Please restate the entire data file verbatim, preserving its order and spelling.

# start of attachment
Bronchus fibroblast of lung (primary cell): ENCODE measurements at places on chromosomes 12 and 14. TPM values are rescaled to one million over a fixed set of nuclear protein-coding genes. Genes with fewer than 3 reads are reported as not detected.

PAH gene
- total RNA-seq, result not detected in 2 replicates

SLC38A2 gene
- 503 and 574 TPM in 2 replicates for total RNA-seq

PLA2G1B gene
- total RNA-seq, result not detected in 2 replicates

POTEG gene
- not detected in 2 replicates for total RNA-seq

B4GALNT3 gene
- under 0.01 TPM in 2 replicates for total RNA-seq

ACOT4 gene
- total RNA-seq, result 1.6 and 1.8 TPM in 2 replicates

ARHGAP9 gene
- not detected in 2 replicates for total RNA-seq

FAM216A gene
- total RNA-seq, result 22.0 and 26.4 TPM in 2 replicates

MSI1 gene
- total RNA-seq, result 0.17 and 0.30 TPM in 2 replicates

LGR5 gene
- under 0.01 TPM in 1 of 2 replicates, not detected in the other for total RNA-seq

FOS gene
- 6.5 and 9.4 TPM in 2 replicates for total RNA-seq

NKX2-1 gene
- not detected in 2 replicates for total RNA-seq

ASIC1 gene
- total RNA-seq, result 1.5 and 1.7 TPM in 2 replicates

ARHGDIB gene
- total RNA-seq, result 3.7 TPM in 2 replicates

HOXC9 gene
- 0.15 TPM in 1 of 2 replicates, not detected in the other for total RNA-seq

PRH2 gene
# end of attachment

Bronchus fibroblast of lung (primary cell): ENCODE measurements at places on chromosomes 12 and 14. TPM values are rescaled to one million over a fixed set of nuclear protein-coding genes. Genes with fewer than 3 reads are reported as not detected.

PAH gene
- total RNA-seq, result not detected in 2 replicates

SLC38A2 gene
- 503 and 574 TPM in 2 replicates for total RNA-seq

PLA2G1B gene
- total RNA-seq, result not detected in 2 replicates

POTEG gene
- not detected in 2 replicates for total RNA-seq

B4GALNT3 gene
- under 0.01 TPM in 2 replicates for total RNA-seq

ACOT4 gene
- total RNA-seq, result 1.6 and 1.8 TPM in 2 replicates

ARHGAP9 gene
- not detected in 2 replicates for total RNA-seq

FAM216A gene
- total RNA-seq, result 22.0 and 26.4 TPM in 2 replicates

MSI1 gene
- total RNA-seq, result 0.17 and 0.30 TPM in 2 replicates

LGR5 gene
- under 0.01 TPM in 1 of 2 replicates, not detected in the other for total RNA-seq

FOS gene
- 6.5 and 9.4 TPM in 2 replicates for total RNA-seq

NKX2-1 gene
- not detected in 2 replicates for total RNA-seq

ASIC1 gene
- total RNA-seq, result 1.5 and 1.7 TPM in 2 replicates

ARHGDIB gene
- total RNA-seq, result 3.7 TPM in 2 replicates

HOXC9 gene
- 0.15 TPM in 1 of 2 replicates, not detected in the other for total RNA-seq

PRH2 gene